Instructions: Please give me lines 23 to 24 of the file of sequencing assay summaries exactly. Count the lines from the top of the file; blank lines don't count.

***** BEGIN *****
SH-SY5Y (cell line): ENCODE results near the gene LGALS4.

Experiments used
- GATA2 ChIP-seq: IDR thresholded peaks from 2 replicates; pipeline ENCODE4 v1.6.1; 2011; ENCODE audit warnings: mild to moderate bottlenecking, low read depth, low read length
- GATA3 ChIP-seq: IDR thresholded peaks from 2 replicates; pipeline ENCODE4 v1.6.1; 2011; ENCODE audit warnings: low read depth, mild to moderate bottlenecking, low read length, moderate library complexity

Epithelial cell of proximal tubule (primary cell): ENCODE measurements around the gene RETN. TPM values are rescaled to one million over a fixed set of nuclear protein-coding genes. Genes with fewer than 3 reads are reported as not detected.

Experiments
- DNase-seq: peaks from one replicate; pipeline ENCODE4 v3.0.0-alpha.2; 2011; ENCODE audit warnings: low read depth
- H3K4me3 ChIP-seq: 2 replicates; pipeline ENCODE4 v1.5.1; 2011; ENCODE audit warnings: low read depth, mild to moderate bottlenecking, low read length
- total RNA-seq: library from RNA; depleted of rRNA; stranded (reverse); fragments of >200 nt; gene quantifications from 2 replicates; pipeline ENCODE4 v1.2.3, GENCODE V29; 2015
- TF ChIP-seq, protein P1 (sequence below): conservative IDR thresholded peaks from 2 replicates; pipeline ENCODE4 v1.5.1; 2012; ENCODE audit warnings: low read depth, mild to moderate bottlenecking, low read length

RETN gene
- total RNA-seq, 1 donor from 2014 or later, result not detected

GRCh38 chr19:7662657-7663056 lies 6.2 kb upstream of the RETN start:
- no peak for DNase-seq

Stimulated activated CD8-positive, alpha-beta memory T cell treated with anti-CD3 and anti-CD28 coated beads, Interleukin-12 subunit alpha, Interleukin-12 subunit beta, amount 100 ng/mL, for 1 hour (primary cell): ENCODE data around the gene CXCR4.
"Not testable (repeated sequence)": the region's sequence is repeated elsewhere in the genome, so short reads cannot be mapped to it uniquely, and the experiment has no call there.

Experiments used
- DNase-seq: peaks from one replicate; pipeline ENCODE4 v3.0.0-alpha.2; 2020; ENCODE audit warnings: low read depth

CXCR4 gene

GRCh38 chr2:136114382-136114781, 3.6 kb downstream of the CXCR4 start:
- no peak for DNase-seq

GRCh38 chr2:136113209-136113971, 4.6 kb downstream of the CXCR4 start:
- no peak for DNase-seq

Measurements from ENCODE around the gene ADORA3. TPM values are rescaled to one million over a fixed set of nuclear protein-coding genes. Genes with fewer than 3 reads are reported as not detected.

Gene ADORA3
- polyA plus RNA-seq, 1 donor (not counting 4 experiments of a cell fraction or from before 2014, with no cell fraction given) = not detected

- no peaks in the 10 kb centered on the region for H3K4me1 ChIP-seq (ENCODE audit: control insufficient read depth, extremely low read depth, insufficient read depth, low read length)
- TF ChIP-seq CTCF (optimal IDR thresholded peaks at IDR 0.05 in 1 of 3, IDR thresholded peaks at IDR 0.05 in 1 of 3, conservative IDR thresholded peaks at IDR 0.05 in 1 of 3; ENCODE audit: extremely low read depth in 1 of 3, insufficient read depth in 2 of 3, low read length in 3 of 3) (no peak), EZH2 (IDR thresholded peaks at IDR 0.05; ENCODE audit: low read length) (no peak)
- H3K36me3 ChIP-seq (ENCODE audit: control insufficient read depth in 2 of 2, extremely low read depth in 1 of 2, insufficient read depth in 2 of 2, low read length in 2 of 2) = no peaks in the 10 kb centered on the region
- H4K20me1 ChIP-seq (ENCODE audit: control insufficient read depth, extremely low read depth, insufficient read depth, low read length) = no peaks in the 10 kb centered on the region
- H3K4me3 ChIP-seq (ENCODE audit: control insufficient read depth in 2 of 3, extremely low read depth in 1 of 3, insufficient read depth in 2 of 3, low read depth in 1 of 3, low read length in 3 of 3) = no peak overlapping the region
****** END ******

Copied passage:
- no peak for DNase-seq

Measurements from ENCODE around the gene ADORA3. TPM values are rescaled to one million over a fixed set of nuclear protein-coding genes. Genes with fewer than 3 reads are reported as not detected.